11. Fine de claire (and verte)

The Fine de Claire variety of oyster is a Pacific one that may also be called Green Gill oysters; these green-tinted mollusks are genuinely unique ocean beauties, truly rare treats that can be farmed and foraged to make tempting half-shell hors d'oeuvres for any table. But what makes green gill oysters so unique? Well, for starters, they are lauded not for their plumpness but for their less substantial inner meats. 

Whereas some oysters can be ... a bit of a mouthful, Fine de Claire oysters are guaranteed to slip down with ease. This leanness, combined with their smooth and clean, thoroughly inoffensive flavor (in every regard), makes them ideal for first-time oyster eaters who want to get the best bite for their buck. On the flip side, experienced eaters of all things oysters can and most certainly should indulge, at least once, in a Fine de Claire culinary experience.

12. Beausoleil

Yet another subsect species of the beloved Atlantic oyster variety, Beausoleil oysters are tasty mollusks that originate just north of Maine, in Canada's southeastern province of New Brunswick. Beausoleil is a brand of oysters worth knowing, apart from the other incredible oysters out there, due to their potential in the fine dining sphere. Specifically, Beausoleils are often are frequently coveted by gourmands and chefs alike, either to be eaten raw on the half shell or to add a little extra something to an already exemplary dish or drink. For instance, this oyster variety is used in fine dining or as a fancy cocktail and caviar garnish, as seen in NYC fine dining menus.

While other oysters can lack a certain je ne sais quoi in terms of refined tastes, the Beausoleil oyster is all class and culture, captured in the smooth cup of the shell. Each bite should be sweet, plump, and with a satisfying saltiness that evokes sensations of the sea.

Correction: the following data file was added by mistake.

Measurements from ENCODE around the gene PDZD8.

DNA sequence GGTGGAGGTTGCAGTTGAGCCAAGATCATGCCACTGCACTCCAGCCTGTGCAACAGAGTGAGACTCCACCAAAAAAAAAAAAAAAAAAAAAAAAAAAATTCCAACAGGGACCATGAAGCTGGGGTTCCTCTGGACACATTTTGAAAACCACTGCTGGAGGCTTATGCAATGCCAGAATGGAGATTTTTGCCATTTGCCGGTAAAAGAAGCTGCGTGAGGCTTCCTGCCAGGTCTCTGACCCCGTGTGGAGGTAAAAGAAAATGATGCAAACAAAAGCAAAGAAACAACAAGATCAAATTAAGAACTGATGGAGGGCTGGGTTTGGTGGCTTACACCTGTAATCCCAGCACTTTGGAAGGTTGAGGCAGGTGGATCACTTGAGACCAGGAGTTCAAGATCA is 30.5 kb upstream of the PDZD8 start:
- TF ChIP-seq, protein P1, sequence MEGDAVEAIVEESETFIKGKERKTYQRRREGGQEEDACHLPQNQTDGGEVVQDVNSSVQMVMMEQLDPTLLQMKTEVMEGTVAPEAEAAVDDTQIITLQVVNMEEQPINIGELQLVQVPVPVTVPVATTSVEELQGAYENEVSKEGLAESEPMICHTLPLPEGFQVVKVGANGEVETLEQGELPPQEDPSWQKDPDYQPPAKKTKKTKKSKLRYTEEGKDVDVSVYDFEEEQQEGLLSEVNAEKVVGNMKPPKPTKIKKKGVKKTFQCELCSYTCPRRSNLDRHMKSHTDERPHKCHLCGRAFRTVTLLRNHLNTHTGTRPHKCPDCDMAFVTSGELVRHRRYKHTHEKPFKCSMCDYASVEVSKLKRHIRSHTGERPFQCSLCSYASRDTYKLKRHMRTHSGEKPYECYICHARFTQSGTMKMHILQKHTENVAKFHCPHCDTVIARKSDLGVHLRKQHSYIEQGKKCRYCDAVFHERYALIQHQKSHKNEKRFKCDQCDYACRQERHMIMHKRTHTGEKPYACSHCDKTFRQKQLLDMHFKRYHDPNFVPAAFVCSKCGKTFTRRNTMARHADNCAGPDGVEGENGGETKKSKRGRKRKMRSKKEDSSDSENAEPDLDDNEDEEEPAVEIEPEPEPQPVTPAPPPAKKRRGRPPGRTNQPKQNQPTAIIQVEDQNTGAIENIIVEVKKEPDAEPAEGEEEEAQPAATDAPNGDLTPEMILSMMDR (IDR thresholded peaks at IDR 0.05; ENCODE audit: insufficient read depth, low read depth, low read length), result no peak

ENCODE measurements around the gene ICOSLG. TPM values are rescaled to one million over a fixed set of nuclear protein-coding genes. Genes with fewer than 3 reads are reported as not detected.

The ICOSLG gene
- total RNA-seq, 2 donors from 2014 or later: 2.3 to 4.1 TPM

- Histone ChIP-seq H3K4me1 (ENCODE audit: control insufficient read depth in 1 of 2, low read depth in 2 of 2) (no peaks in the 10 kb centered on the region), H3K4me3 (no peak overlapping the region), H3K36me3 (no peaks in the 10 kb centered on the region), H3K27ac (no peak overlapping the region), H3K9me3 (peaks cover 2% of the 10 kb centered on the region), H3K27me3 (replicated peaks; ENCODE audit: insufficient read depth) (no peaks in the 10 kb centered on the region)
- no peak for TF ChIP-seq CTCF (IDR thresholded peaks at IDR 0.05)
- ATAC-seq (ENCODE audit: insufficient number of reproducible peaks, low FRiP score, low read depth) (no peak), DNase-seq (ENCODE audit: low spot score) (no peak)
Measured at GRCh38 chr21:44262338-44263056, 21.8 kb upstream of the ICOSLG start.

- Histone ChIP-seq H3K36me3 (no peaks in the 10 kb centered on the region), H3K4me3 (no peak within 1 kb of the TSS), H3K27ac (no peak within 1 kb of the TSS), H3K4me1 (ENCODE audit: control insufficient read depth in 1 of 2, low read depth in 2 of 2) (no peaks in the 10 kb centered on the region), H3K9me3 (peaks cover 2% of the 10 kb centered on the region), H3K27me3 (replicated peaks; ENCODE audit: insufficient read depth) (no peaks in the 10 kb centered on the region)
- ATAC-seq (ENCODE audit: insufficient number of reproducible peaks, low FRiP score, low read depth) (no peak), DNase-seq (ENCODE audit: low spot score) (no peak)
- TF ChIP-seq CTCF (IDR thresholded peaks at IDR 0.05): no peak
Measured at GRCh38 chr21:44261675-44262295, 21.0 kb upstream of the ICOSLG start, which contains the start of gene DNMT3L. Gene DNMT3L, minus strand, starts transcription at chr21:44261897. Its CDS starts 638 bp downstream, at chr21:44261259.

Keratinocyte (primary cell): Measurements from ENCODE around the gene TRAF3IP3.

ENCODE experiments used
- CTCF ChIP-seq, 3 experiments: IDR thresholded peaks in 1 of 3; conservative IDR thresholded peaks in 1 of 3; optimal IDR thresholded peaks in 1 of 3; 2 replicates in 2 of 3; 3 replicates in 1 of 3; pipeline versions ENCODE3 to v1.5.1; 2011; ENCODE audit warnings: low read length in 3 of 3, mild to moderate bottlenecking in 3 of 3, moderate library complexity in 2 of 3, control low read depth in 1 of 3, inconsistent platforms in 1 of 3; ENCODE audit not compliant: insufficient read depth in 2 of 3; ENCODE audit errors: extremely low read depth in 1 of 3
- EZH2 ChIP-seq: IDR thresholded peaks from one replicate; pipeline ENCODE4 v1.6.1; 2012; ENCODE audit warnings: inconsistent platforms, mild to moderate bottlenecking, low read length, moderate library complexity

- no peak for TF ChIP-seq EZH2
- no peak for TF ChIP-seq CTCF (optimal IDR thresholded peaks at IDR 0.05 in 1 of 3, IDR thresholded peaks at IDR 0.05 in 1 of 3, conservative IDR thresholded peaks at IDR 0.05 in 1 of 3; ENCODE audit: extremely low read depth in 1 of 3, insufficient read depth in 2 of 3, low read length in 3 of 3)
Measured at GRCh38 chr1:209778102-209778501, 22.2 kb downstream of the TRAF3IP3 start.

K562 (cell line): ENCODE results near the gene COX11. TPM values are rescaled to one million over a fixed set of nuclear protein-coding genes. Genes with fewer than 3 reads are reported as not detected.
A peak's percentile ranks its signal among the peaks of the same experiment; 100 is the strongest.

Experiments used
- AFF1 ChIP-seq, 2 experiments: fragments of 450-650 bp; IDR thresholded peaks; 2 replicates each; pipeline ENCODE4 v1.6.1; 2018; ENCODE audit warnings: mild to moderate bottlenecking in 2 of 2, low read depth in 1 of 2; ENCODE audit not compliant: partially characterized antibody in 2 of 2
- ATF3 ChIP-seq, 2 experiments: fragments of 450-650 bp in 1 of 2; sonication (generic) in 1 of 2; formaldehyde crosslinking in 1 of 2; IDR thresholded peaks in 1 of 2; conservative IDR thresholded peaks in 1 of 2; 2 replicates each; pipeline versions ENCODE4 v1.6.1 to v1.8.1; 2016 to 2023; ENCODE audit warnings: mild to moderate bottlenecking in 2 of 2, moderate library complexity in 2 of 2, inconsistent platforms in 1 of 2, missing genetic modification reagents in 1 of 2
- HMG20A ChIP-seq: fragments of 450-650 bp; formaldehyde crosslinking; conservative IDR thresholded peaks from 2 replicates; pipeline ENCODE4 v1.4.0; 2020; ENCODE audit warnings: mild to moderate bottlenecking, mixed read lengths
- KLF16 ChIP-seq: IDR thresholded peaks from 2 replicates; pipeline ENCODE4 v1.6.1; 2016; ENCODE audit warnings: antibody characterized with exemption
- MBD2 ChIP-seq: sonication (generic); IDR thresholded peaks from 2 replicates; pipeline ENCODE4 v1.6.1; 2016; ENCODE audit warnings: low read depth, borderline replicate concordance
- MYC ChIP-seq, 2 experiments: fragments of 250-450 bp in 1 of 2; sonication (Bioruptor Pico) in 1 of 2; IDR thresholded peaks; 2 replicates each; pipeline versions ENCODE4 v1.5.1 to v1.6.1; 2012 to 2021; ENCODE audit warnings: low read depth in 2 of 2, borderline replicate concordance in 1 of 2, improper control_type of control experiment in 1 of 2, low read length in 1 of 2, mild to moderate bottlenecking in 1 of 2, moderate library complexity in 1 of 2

13. Pacific Preston Point

Pacific Preston Point oysters are not a particularly common oyster and are most often served at one of the best seafood shacks in the nation, The Marshall Store. This brand of Pacific oyster tastes absolutely amazing raw or grilled with toppings such as bbq and bacon (yum). Although these oysters are far from small, the actual meat of the oyster itself lacks that overwhelming oyster mouthfeel that many Pacific varieties can lend. Instead, Pacific Preston Point oyster eaters can expect to taste a burst of almost Atlantic oyster-like salinity with a pleasantly crisp aftertaste.

At The Marshall Store, the smallest of Pacific Preston Point oysters are kept to serve raw on the half shell over ice (with a few lemons and a stellar cilantro and vinegar side), while the larger of the lot are grilled up with great garnishes, served with garlic bread, and eaten overlooking the very same Tomales Bay in which these mollusks were farmed and foraged.

14. Murder Point

Murder Point Oyster Co. doesn't just serve up delicious oysters to the hungry masses — they do it with some flair. Whether or not the salacious gossip about warring oyster families dueling it out to the death over an oyster feud is true, the fact remains that generations of gourmet oyster providers are going strong in getting these Murder Point oysters out there. This is especially true in the home state of the Murder Point oyster: Alabama. 

Murder Point brand oysters are classified as Gulf oysters (which are in turn classified as Atlantic oysters) and as such share many of the same flavor qualities one might expect of other oysters fed and influenced by the Mississippi River or the Gulf of Mexico. What sets Murder Point oysters apart from other brands is not only their notoriety in having an ever-so-slightly macabre name, but also for a uniquely buttery, briney, and downright blissful taste that's to die for.